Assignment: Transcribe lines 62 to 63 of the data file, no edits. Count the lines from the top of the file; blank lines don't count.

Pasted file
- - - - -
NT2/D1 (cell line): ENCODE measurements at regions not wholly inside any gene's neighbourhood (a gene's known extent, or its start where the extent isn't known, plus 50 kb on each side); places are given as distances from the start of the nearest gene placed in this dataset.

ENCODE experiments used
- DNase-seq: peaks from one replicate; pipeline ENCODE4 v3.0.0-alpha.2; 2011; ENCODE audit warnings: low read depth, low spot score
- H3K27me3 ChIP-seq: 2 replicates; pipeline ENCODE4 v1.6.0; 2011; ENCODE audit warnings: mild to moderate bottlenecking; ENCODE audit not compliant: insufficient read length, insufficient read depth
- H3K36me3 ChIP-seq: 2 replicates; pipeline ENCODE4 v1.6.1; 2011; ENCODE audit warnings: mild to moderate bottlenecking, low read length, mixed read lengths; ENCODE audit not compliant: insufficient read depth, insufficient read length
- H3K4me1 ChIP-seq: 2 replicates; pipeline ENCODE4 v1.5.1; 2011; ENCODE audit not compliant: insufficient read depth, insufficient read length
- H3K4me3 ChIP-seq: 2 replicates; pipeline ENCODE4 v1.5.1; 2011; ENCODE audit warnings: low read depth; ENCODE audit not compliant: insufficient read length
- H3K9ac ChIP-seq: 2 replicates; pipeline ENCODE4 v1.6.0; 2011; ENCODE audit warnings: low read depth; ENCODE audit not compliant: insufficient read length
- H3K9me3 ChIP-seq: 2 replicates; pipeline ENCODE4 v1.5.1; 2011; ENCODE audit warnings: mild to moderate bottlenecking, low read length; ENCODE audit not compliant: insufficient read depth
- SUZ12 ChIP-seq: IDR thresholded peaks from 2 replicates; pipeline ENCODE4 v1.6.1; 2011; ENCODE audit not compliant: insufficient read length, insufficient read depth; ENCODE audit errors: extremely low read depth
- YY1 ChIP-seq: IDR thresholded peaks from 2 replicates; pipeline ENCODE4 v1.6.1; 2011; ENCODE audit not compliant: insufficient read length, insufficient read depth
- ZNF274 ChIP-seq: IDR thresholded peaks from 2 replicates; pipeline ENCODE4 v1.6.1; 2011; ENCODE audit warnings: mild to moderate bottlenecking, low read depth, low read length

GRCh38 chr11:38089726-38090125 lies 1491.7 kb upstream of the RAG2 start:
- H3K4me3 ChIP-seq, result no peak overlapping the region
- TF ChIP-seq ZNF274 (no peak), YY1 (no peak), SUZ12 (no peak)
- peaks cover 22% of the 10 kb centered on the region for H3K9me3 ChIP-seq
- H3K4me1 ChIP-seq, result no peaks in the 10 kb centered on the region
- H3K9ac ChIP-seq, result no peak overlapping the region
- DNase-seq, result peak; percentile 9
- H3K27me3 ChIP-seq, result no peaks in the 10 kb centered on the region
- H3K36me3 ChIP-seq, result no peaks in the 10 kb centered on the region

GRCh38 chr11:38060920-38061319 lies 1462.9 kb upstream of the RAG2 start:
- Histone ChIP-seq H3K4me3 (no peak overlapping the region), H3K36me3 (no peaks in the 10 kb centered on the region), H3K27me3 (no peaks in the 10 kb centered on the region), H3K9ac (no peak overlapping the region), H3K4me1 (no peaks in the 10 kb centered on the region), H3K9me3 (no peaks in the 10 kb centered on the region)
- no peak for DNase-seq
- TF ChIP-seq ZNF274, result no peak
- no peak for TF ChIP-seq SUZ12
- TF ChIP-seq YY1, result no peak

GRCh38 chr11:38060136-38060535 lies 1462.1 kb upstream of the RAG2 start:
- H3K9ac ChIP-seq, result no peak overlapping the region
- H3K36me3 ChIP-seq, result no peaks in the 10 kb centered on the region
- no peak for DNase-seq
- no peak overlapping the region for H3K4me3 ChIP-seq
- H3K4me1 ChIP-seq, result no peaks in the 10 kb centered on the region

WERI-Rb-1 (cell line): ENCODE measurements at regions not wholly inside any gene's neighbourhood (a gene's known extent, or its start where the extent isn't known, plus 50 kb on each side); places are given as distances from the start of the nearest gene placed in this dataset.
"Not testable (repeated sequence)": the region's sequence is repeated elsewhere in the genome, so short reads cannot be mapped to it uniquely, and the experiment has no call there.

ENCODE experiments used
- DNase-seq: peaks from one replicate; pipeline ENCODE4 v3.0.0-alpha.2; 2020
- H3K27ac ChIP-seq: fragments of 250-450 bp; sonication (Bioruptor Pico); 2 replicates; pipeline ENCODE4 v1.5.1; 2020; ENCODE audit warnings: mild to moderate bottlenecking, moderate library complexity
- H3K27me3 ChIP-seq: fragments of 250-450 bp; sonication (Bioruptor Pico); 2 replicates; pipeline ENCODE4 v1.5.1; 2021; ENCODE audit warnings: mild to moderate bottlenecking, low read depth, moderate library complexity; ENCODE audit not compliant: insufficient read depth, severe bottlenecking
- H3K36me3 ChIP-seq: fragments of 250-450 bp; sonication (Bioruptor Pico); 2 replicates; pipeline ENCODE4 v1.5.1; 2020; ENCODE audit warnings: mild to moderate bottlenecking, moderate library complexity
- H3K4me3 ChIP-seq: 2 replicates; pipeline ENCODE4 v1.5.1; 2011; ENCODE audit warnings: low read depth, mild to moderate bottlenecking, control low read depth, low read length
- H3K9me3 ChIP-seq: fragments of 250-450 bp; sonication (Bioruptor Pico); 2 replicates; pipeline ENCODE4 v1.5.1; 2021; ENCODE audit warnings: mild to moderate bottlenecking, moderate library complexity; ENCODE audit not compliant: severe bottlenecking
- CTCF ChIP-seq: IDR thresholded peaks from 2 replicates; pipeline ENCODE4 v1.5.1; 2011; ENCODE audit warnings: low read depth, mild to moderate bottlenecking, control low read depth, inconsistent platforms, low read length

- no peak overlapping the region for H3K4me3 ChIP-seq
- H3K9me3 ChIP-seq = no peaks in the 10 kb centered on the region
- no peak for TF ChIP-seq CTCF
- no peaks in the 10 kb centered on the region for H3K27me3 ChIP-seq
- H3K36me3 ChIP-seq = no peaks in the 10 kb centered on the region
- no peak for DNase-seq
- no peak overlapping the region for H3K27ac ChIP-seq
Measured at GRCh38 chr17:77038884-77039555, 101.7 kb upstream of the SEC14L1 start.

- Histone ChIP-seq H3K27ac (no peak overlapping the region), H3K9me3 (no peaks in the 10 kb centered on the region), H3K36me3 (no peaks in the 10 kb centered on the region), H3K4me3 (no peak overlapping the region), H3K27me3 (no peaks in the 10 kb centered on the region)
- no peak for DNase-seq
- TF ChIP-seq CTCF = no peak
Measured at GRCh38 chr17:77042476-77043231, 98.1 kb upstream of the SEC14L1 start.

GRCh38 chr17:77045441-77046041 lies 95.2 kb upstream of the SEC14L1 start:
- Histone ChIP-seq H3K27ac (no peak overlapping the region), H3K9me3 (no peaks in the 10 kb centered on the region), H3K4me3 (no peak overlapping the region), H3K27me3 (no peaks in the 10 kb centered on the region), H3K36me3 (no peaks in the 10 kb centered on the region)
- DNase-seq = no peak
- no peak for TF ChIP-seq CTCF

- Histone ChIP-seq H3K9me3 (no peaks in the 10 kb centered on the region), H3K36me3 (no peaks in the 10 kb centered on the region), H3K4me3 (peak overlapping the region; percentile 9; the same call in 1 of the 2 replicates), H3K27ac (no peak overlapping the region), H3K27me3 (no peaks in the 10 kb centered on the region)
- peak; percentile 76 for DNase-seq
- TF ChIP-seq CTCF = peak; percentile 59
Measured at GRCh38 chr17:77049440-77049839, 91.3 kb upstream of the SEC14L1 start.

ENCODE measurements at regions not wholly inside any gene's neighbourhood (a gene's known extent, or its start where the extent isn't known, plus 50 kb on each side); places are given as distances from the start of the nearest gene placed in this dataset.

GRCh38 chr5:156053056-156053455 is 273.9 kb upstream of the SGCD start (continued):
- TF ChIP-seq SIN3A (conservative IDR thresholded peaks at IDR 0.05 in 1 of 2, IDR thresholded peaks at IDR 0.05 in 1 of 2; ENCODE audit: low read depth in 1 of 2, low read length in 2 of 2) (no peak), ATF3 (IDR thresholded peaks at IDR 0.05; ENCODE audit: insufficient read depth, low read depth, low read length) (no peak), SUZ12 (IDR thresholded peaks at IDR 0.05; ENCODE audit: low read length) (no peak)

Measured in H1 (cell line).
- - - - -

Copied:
- TF ChIP-seq CTCF = peak; percentile 59
Measured at GRCh38 chr17:77049440-77049839, 91.3 kb upstream of the SEC14L1 start.